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No way out and no way home – what are the links between homelessness and modern slavery in the UK?

Sam Parker, Data Analyst

Many of us may wonder how modern slavery can continue to exist in our society. Yet at Crisis, and through many of our partners, we hear of people experiencing homelessness who have faced exploitation – forced to take part in sex work, work as a live-in servant or take part in crippling manual labour, working all hours of the day for little to no money, scared and feeling there is no way out. No-one should be forced to live like this.   

Today we have published the first comprehensive study on the links between modern slavery and homelessness and the findings are stark. The research has been conducted as part of a multi-agency project in partnership with HestiaBawsoBelfast and Lisburn Women’s Aid, and Shared Lives.  
 
The data – based on 331 people who were in contact with services - shows a deep link between homelessness and modern slavery. We found that when people were first ‘recruited’ or coerced into exploitation, the most common living arrangements were either sofa surfing or rough sleeping, each accounting for roughly a quarter of cases. However, whilst the exploitation was ongoing, two thirds of victims were living in accommodation provided by or linked to their exploiters. This shows that people experiencing homelessness aren’t only more exposed to exploitation, but that modern slavery itself is often also a housing issue. It exploits people’s need for accommodation and can then turn that accommodation into a means of control.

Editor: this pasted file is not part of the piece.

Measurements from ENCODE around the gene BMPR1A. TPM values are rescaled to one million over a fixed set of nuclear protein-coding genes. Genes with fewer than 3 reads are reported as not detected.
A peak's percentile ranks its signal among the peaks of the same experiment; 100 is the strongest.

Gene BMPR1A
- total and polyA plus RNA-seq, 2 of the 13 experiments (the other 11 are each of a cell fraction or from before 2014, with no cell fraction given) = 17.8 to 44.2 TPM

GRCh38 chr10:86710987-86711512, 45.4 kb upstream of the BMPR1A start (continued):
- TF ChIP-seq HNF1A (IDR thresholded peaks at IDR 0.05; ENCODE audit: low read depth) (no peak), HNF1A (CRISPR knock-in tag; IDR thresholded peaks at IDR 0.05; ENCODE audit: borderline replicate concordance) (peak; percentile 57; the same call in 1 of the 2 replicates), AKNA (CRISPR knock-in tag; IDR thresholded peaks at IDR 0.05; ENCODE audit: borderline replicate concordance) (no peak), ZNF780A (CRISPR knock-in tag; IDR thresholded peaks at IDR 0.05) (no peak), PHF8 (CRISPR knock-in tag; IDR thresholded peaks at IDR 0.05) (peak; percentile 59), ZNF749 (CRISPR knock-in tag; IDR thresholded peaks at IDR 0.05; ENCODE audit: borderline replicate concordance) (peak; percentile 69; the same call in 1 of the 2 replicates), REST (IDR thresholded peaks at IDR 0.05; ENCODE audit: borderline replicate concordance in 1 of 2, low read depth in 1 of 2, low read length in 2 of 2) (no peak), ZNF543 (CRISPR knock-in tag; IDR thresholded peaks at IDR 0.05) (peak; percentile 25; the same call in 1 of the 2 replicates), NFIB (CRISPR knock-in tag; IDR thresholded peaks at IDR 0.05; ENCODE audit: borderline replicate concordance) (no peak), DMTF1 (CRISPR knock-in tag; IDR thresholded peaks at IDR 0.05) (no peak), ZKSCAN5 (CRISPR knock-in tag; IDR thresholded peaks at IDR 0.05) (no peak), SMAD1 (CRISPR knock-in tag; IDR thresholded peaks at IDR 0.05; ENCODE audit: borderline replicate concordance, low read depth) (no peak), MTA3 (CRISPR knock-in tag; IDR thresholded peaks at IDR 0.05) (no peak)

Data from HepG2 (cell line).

The government offers support for survivors of modern slavery through a system called the National Referral Mechanism, or NRM. However, we found that even for people who have been through this system, only a fifth had secured stable accommodation by the time that support ended. Over half (60%) were either in temporary accommodation or asylum accommodation, a fifth were still homeless. It is very difficult to imagine how someone could be expected to begin the long and difficult process of recovering from the trauma of modern slavery when they don’t know where they will be living in a month, three months or six months’ time.  
 
Furthermore, we found that a lot of people experiencing homelessness don’t actually want to enter the NRM, something we urgently need to discover the reasons behind. In the worst cases, survivors who are forced back into homelessness might find themselves being re-exploited again and again, as people facing homelessness continue to be targeted by perpetrators. 
 
This shows that we need to confront the uncomfortable idea that sometimes our society is pushing people into exploitation just as much as coercive traffickers are pulling them in. People may even willingly choose to enter an exploitative situation, not because they are naïve or vulnerable, but because they make the rational but desperate decision that even a dangerous job offer might be better than a life of destitution on the streets. 
 
The good news is that this gives us clear evidence on how we can break this link. Ultimately, this would mean making sure that everyone has access to a safe, stable home and meaningful and fair paid work. But right now, it means making sure that everyone who does experience exploitation can access stable housing as they recover. The Modern Slavery (Victim Support) Bill, which entitles survivors to at least 12 months of tailored support once recognised as a victim (a much-needed improvement on the current 45 days), would ensure this happens. It’s urgent that the government ensures it is passed as soon as possible.  
 
We also need to ensure that this tailored support includes rapid access to a safe long-term home so that survivors have the stability needed to recover from their trauma.  
 
There needs to be greater understanding as to why so many people refuse to accept government support from the NRM and make sure that everyone gets the right support, so no-one slips through the net and falls into re-exploitation. The links are now clear, and it’s time for us to start breaking this cycle.  

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